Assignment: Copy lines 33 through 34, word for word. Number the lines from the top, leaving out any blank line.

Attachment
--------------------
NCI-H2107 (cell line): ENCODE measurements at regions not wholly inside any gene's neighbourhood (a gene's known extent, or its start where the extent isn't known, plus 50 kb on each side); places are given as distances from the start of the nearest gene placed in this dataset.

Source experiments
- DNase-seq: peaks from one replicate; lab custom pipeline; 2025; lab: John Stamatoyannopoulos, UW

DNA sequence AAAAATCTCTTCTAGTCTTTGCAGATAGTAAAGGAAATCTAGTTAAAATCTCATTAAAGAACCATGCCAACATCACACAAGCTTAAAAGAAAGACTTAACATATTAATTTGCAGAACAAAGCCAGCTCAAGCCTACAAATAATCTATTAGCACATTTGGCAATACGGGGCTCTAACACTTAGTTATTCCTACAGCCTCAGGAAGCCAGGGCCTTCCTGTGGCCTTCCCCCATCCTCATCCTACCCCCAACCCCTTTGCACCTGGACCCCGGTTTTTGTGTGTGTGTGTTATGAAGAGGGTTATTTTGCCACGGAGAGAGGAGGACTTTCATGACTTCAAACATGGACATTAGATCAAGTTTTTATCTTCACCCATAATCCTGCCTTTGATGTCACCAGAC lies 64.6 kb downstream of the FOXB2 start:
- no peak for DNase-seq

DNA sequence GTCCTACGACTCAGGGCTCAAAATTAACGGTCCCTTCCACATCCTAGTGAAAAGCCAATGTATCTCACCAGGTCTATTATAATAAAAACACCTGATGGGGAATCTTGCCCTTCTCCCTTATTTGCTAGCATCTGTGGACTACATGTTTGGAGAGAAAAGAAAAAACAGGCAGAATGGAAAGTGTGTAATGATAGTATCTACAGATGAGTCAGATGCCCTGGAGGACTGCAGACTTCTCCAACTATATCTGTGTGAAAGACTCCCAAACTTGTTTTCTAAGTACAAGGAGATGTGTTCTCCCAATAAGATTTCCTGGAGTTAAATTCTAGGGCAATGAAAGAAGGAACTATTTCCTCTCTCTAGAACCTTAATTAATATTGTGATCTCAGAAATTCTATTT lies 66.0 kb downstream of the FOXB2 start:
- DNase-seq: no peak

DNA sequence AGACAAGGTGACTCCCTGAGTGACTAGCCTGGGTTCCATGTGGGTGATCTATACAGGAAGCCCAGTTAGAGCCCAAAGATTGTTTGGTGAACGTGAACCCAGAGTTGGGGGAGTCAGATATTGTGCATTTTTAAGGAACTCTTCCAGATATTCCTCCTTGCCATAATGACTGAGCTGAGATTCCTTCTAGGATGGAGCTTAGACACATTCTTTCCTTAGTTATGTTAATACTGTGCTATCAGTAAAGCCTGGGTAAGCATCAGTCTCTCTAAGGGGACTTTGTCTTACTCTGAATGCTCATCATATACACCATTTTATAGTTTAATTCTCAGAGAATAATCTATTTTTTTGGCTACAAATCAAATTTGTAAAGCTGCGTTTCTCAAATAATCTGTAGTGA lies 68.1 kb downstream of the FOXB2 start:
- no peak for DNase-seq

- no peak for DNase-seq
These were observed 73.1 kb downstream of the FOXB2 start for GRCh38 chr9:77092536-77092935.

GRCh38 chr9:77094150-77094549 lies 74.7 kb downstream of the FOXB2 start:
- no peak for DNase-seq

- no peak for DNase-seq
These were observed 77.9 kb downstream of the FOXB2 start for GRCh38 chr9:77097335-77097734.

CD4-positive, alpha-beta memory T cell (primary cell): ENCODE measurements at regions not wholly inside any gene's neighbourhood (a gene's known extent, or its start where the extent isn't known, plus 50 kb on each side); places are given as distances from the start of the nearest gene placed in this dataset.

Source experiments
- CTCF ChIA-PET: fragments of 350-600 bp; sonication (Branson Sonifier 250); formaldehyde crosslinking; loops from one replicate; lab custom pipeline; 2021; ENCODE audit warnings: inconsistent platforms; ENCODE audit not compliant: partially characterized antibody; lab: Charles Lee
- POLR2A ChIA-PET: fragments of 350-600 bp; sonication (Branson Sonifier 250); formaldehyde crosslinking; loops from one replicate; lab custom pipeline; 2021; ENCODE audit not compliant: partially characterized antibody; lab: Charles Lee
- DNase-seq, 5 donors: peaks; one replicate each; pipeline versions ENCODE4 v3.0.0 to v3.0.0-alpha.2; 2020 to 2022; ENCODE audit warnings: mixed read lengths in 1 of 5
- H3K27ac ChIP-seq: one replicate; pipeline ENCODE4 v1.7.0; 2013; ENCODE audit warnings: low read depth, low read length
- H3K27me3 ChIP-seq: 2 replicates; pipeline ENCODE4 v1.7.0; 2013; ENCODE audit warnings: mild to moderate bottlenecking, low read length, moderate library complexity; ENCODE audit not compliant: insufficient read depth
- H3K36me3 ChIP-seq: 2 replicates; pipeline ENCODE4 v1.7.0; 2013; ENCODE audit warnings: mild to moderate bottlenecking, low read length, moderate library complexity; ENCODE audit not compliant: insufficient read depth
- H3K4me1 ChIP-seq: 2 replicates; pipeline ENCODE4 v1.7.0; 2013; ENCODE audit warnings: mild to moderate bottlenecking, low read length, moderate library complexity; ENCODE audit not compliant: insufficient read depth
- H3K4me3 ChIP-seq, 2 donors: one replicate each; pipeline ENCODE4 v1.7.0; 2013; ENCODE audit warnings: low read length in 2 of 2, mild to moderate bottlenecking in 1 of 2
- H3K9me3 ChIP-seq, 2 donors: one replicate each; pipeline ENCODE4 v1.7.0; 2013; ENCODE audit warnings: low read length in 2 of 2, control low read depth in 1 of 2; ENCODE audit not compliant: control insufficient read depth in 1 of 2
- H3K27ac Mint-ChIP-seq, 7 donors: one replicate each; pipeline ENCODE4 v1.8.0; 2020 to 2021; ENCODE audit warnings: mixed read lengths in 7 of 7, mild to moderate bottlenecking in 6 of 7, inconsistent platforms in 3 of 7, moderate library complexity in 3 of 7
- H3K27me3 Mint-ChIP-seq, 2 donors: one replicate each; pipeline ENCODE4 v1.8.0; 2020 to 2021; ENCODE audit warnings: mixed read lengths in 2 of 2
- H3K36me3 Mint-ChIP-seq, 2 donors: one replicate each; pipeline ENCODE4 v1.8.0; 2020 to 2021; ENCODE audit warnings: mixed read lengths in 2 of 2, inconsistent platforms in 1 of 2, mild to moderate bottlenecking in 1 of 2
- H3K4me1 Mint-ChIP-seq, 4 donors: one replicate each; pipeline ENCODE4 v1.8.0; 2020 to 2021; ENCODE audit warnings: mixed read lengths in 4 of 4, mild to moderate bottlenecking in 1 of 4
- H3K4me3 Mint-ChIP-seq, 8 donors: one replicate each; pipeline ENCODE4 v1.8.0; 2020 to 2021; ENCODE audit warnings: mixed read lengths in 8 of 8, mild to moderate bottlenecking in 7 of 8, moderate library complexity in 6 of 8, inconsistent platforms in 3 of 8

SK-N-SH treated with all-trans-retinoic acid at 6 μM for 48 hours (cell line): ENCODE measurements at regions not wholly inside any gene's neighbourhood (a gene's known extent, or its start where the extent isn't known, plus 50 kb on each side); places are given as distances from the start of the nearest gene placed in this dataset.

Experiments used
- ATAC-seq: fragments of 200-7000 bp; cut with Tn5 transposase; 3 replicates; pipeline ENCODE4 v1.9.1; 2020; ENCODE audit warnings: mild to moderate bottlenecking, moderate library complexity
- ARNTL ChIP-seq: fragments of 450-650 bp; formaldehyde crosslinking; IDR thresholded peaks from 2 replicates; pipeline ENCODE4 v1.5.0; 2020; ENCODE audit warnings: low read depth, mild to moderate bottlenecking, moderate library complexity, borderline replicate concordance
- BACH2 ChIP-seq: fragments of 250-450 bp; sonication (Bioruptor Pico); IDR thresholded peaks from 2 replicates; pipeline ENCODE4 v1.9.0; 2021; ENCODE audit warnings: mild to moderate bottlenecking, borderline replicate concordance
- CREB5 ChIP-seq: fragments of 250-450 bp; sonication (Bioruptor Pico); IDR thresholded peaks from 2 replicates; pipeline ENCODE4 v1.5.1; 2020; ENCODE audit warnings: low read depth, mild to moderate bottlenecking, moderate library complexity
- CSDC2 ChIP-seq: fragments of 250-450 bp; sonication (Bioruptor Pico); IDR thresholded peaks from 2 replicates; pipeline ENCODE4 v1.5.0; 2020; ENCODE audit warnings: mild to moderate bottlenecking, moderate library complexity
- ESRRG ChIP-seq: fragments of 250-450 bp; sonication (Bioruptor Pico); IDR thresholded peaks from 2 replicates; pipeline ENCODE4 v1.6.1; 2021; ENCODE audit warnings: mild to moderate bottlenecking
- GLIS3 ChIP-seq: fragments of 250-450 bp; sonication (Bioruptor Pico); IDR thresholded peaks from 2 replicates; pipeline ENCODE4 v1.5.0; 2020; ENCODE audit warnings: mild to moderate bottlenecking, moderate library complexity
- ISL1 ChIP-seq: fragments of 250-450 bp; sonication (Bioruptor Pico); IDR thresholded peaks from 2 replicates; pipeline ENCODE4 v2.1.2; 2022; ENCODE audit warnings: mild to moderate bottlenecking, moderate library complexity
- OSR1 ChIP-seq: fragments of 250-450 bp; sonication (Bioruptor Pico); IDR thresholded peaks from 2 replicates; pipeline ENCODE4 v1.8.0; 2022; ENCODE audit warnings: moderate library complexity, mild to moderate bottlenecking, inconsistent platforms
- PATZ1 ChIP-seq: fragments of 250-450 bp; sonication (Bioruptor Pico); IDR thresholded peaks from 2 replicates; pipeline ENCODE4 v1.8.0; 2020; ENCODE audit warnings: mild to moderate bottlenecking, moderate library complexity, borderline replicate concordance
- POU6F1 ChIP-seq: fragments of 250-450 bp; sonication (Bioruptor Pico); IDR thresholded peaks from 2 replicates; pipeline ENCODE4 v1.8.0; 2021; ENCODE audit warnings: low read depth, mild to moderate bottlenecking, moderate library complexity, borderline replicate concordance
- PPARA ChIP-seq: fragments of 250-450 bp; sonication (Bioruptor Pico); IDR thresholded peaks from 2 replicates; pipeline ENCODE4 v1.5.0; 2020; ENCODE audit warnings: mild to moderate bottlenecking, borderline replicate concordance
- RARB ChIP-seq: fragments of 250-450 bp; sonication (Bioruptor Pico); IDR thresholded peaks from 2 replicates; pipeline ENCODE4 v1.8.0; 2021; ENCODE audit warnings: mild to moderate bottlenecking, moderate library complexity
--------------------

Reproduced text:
Experiments used
- ATAC-seq: fragments of 200-7000 bp; cut with Tn5 transposase; 3 replicates; pipeline ENCODE4 v1.9.1; 2020; ENCODE audit warnings: mild to moderate bottlenecking, moderate library complexity